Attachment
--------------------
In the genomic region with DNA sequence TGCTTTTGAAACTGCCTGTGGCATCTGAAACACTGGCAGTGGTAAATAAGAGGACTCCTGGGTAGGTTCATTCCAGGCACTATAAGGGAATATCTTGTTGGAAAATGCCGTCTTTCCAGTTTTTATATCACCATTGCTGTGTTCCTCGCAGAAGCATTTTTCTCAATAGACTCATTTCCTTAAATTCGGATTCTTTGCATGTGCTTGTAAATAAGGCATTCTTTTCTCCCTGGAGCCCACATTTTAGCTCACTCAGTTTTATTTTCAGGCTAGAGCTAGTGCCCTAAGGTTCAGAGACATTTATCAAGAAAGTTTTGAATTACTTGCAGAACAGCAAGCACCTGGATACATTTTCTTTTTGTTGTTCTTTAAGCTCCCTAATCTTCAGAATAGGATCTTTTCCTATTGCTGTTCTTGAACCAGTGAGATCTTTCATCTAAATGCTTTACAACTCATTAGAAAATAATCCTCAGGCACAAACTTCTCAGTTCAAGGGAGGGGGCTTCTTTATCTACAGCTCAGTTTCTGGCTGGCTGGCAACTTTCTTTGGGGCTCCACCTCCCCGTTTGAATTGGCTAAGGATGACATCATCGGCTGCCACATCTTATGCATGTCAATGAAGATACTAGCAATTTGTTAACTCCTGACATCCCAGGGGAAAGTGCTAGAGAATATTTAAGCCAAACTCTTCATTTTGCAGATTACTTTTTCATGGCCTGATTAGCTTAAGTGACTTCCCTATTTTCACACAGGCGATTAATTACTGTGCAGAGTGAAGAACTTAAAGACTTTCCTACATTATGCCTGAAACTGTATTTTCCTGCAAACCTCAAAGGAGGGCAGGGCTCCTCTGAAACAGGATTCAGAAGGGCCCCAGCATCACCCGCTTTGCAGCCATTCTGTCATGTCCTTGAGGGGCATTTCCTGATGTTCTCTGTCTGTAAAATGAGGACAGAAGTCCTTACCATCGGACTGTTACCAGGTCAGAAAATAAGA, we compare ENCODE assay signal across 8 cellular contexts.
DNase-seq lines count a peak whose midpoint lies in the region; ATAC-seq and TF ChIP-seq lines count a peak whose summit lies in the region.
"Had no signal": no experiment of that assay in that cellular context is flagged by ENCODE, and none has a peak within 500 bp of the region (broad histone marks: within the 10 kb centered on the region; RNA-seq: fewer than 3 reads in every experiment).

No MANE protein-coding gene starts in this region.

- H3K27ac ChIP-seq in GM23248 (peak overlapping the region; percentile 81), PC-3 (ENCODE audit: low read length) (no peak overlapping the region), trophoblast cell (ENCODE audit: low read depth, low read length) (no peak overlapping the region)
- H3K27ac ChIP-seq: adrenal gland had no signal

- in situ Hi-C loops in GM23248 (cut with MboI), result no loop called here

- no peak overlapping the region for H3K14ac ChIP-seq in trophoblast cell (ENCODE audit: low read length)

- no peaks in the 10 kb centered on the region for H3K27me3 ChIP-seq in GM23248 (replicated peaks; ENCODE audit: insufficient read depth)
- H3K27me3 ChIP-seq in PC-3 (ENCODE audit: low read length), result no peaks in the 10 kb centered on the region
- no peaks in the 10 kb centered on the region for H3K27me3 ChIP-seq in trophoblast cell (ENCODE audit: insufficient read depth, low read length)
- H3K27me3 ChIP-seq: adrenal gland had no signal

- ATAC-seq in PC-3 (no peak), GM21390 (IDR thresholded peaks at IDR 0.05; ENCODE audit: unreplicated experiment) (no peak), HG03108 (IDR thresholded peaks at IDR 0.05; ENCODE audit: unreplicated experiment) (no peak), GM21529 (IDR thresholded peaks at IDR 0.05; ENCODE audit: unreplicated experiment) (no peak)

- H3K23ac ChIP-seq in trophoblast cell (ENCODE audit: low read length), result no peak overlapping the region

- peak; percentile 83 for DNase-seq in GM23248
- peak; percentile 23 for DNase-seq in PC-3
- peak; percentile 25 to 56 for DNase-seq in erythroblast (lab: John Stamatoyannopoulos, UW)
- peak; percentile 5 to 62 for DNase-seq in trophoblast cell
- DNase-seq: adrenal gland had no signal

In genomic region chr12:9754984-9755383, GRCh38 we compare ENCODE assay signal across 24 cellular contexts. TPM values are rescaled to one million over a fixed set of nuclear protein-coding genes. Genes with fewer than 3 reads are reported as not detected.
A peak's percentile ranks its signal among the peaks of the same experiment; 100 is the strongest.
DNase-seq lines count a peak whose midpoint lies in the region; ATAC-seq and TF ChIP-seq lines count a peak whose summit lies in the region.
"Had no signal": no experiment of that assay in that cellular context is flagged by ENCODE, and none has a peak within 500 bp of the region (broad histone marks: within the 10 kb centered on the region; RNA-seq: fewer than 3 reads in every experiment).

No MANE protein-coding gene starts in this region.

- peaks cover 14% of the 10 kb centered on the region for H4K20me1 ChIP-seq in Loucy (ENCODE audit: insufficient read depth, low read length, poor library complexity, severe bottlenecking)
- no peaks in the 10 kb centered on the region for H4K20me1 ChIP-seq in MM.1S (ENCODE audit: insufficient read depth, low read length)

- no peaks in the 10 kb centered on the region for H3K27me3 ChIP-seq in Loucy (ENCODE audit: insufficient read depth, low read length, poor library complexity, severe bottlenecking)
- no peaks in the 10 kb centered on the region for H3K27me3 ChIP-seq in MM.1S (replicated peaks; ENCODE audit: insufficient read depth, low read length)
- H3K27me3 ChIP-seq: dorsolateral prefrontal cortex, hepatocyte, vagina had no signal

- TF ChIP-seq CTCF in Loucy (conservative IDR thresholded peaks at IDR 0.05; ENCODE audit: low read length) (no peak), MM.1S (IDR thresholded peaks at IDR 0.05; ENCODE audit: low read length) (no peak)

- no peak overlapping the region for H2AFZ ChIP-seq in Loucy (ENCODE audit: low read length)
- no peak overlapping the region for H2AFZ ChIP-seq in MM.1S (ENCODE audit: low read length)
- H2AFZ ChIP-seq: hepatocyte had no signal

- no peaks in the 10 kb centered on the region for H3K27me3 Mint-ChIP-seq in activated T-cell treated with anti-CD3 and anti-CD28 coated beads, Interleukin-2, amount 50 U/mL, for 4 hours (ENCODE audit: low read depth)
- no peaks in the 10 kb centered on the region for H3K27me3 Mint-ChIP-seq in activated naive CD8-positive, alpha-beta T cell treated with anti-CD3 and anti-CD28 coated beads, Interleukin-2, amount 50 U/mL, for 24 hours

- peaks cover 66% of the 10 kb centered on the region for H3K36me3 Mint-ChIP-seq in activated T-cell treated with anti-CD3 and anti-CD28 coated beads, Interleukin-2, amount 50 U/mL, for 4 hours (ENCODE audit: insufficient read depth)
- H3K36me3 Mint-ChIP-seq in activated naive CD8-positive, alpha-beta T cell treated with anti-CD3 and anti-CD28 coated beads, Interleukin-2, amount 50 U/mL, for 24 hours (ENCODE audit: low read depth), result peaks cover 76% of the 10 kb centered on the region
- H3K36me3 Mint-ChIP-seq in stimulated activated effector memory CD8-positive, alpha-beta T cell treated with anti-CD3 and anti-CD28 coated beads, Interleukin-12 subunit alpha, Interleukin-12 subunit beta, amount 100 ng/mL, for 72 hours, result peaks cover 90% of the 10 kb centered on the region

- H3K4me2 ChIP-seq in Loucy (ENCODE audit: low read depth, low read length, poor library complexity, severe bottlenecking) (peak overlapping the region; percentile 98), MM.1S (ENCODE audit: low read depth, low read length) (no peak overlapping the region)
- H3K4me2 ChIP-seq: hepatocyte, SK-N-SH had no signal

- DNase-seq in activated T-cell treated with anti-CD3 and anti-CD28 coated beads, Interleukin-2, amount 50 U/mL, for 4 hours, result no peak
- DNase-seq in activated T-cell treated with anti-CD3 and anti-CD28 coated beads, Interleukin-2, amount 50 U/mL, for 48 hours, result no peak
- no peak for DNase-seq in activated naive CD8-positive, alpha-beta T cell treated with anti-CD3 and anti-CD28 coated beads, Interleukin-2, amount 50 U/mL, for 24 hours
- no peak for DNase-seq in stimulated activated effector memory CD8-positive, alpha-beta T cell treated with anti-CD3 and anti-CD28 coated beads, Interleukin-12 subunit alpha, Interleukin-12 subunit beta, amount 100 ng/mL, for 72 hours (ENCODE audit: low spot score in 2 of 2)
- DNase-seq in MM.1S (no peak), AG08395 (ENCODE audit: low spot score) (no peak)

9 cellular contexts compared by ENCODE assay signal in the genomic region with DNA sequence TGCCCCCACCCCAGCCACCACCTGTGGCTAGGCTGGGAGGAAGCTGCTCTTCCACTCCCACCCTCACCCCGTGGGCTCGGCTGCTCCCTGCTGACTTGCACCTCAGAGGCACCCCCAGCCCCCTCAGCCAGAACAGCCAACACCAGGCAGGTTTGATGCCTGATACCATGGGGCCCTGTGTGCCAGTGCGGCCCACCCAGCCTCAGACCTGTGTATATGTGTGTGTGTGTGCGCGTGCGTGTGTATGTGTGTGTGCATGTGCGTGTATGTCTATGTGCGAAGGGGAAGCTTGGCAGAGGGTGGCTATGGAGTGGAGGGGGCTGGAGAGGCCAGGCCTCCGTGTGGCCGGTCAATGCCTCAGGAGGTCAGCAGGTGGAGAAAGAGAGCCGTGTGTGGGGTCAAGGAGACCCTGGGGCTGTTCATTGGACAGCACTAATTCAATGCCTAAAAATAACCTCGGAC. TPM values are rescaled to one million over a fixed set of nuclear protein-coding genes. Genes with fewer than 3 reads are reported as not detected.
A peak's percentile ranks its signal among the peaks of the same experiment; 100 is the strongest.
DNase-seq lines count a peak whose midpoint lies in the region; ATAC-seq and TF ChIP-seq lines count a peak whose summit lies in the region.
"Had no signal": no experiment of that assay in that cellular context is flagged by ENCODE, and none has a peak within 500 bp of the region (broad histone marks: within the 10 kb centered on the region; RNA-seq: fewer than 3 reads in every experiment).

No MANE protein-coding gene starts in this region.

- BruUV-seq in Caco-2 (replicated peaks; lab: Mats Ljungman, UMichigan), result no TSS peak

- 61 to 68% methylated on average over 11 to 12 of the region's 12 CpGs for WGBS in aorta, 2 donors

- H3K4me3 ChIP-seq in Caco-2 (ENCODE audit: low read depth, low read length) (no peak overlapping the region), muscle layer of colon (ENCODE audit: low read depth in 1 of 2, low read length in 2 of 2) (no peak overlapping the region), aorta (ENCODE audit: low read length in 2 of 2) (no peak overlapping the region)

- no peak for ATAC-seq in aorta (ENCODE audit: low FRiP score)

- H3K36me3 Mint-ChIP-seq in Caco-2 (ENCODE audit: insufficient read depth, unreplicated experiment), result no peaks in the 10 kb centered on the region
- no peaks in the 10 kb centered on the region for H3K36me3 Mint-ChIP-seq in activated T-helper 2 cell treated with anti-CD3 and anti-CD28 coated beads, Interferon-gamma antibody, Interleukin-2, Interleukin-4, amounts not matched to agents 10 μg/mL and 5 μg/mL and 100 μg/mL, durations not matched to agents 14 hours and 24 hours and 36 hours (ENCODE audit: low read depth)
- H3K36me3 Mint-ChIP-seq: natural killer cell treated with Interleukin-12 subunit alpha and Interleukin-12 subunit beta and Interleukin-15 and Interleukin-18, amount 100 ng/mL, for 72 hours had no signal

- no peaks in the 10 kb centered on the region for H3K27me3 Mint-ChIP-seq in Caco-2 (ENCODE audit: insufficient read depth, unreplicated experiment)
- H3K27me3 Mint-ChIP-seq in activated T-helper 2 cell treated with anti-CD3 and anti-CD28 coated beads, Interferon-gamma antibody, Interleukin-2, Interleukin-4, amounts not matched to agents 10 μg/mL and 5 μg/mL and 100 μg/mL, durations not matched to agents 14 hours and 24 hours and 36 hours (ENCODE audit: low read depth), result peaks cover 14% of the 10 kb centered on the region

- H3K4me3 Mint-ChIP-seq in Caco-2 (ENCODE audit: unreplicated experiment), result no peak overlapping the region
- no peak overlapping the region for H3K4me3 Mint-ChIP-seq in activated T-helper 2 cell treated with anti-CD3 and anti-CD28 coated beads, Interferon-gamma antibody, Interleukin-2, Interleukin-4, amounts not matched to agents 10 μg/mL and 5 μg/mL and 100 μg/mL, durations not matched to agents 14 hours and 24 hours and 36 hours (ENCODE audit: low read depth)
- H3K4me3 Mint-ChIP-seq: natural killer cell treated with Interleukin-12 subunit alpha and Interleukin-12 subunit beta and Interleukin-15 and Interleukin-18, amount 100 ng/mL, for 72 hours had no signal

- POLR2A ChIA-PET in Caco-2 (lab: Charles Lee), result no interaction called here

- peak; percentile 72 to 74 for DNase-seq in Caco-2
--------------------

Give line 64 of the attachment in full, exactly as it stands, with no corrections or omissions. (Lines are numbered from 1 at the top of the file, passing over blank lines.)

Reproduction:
- peak; percentile 72 to 74 for DNase-seq in Caco-2